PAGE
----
Iran's foreign minister has dismissed US President Donald Trump's claim that a war between their countries would be short-lived, as Washington sought NATO's help to build an anti-Tehran coalition.
"'Short war' with Iran is an illusion," Mohammad Javad Zarif wrote on Twitter on Thursday, a day after Trump said he did not want a war with Iranbut warned that if fighting did break out, it "wouldn't last very long".
Tehran has accused the United States of "economic terrorism" and "psychological warfare" over the Trump administration's application of punishing sanctions after the US president last year unilaterally withdrew Washington from an historic nuclear deal with world powers. Under the 2015 agreement, Iran agreed to scale back its nuclear programme in exchange for the lifting of economic sanctions.
In his Twitter post, Zarif said the reimposed and tightened US sanctions "aren't an alternative to war - they are war".
Also on Thursday, Iran's parliamentary speaker warned the US against violating the country's borders, cautioning such a move would draw a "stronger" reaction than the downing of a US drone a week ago.
In comments carried by Iran's semiofficial Tasnim news agency on Thursday, Speaker Ali Larijani said the shootdown of the unmanned aerial vehicle was "a good experience for them to avoid any aggression".
"Iran's reaction will be stronger if they repeat their mistake of violating our borders," Larijani said.
Tehran said the Global Hawk surveillance drone was in its territory when it was shot down by a surface-to-air missile on June 20. Washington rebuffed that claim, saying the aircraft was in international airspace over the Strait of Hormuz when it was hit.
Trump ordered retaliatory attacks on Iranian installations over the incident - which marked the first direct Iranian-claimed attack on US assets amid an escalating crisis between the two powers - before calling them off at the last minute. The US president later said too many people would have died had the attacks gone ahead.
The war of words between Washington and Tehran has since escalated, with Trump this week threatening Iran's "obliteration" after President Hassan Rouhani called the White House's actions "mentally retarded".
On Wednesday, Trump said any war between Iran and the US would be swift, but reiterated his desire to avoid a military confrontation.
The US leader has been a frequent critic of Iran's leaders, accusing them of sowing disorder and unrest in the Middle East.
Amid rising tension, the acting US defence chief on Thursday pressed NATO allies to join Washington's efforts to squeeze Iran and ensure the safety of ships in the Gulf after a series of mysterious incidents that caused damage to commercial ships near the shipping lane of Strait of Hormuz, which the US has blamed on Iran over Iranian denials.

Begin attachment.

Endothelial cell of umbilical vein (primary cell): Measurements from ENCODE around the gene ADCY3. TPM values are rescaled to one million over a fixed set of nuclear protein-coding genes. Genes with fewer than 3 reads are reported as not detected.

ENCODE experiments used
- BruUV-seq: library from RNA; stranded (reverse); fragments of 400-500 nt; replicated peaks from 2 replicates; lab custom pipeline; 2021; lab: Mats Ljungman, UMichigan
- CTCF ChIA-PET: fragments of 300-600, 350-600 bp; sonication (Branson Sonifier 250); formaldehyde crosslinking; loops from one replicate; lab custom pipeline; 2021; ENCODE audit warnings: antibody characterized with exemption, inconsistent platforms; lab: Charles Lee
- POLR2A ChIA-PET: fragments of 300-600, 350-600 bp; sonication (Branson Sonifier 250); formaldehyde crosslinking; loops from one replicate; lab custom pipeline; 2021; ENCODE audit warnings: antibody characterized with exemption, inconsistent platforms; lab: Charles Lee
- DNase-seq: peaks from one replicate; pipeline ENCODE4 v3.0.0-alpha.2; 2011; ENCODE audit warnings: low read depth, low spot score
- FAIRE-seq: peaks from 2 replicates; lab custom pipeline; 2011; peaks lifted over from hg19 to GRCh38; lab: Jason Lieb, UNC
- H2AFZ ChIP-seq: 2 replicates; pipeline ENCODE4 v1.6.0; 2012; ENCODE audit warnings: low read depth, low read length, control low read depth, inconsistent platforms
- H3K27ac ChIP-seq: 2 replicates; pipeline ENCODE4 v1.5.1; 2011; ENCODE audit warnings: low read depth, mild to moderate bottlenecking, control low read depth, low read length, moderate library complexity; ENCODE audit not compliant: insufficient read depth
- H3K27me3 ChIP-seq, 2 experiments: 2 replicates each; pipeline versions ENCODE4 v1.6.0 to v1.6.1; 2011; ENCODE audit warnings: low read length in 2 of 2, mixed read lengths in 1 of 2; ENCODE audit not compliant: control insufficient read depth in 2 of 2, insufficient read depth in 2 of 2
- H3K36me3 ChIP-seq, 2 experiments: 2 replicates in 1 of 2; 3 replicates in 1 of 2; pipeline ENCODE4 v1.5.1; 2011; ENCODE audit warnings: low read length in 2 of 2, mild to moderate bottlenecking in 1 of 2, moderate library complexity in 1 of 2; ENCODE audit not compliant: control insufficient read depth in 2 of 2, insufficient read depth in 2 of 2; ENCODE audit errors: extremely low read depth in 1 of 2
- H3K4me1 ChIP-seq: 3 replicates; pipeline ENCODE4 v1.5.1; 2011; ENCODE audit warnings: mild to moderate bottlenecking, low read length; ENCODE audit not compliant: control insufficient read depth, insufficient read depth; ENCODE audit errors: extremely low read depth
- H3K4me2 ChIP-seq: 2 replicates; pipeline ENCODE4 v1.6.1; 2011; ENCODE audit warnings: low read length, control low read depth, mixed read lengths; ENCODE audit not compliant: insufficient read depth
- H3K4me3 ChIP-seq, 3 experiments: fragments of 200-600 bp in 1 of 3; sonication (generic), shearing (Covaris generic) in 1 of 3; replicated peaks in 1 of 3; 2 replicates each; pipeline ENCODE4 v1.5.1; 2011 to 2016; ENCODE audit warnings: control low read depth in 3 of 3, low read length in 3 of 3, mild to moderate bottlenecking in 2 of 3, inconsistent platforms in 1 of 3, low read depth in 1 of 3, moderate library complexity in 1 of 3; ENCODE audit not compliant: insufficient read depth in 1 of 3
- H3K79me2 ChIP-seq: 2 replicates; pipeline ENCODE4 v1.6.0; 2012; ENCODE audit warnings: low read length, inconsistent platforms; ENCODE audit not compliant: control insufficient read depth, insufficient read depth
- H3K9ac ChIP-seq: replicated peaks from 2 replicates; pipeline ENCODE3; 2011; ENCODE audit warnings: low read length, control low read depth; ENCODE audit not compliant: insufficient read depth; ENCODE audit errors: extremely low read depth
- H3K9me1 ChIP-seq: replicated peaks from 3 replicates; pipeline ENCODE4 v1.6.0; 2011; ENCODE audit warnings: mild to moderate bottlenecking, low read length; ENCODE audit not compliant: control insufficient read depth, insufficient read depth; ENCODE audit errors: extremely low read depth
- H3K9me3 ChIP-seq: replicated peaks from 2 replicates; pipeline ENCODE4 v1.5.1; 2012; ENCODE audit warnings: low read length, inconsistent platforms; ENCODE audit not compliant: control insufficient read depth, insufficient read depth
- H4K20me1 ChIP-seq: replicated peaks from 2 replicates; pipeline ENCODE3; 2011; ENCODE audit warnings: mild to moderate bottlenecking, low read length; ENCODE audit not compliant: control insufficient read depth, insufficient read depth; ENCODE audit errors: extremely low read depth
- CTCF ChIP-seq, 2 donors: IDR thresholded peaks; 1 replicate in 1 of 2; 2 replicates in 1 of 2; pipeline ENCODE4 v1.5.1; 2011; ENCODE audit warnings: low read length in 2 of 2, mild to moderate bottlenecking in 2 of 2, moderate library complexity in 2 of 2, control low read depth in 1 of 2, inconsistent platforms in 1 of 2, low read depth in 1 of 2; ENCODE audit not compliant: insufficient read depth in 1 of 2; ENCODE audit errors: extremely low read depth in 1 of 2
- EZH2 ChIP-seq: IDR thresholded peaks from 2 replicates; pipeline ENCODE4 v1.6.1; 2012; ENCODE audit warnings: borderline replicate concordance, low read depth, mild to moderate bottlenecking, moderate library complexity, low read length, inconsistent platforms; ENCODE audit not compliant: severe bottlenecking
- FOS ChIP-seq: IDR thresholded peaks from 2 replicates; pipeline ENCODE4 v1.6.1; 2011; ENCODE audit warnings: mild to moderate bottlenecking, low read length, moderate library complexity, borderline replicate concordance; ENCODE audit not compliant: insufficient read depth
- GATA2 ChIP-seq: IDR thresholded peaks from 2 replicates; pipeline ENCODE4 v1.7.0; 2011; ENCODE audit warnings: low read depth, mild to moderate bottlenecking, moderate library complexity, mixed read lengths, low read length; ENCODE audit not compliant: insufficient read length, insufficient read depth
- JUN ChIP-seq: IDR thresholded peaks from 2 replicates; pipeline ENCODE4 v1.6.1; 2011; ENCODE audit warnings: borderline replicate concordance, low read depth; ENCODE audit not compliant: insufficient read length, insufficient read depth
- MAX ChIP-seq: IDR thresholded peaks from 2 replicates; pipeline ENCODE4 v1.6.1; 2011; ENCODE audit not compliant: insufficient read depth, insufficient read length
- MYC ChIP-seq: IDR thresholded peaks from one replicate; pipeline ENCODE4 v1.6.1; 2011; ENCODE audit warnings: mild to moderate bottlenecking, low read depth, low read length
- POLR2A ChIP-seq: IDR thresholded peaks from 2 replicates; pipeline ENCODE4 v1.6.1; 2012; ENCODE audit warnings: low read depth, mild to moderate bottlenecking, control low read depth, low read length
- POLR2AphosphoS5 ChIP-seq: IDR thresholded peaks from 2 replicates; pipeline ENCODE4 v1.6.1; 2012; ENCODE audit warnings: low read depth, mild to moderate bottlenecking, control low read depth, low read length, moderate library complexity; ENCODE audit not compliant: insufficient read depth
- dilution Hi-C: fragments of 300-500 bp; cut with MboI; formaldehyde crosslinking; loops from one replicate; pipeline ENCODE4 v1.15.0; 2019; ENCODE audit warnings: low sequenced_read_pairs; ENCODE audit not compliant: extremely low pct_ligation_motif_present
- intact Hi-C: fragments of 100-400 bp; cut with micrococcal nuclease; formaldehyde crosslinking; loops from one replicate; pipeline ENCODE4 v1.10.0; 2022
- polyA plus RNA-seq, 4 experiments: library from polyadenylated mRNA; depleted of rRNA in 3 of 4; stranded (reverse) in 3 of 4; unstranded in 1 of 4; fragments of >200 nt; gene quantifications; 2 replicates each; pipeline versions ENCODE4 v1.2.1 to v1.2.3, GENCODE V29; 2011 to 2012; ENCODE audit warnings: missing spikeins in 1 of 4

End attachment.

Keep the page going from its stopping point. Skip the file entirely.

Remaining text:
Mark Esper urged allies to "consider public statements condemning Iran's bad behaviour and making the point that we need to have freedom of navigation in the Strait of Hormuz".
He also sought to "internationalise" the Iran issue, at a meeting of NATO defence ministers in Brussels devoted to discussing the Iran-US crisis.
Tehran said earlier this month it would breach the limit of its stockpile of low-enriched uranium mandated under the deal by Thursday, and threatened to take further steps on July 7 to increase uranium enrichment purity levels over the 3.67 percent limit set in the agreement.
Citing unnamed diplomats, the Reuters agency reported Iran was still short of the cap on enriched uranium, however, but was on course to reach that limit at the weekend.
Tehran's announced plan to breach the deal was widely interpreted as a bid to ramp up pressure on the agreement's remaining signatories - the United Kingdom, France, Germany, China and Russia - to deliver protection from the US sanctions for Iran's faltering economy.
Iran's European partners are expected to announce a multimillion-dollar credit line at a summit in the Austria's capital, Vienna, on Friday.
The credit line is aimed at keeping alive economic ties between European governments and Tehran by helping a special mechanism establish a route for trade between Iran and the West, unnamed officials told the Wall Street Journal on Thursday.
Amid European efforts to salvage the deal, US officials also launched a diplomatic campaign to rally their allies in the face of the escalating crisis.
US Secretary of State Mike Pompeo jetted to the Middle East on Monday to meet leaders of Saudi Arabia and the United Arab Emirates, Gulf Arab states that favour the toughest possible line against Iran.
On Thursday, the US special representative for Iran, Brian Hook, will meet British, German and French officials in Paris for talks.
Hook is expected to receive a frosty reception from Washington's European allies, who support the nuclear deal and believe Trump's decision to quit the accord was a mistake that has strengthened Iran's hardline faction, weakened its pragmatists, and raised the prospect of open conflict in the Middle East.
Since quitting the deal, Trump has deployed more military assets to the region along with thousands of additional troops.
The moves coincided with a series of mysterious attacks on oil assets in the Gulf that Washington has blamed on Tehran, which has in turn repeatedly denied responsibility for the explosions.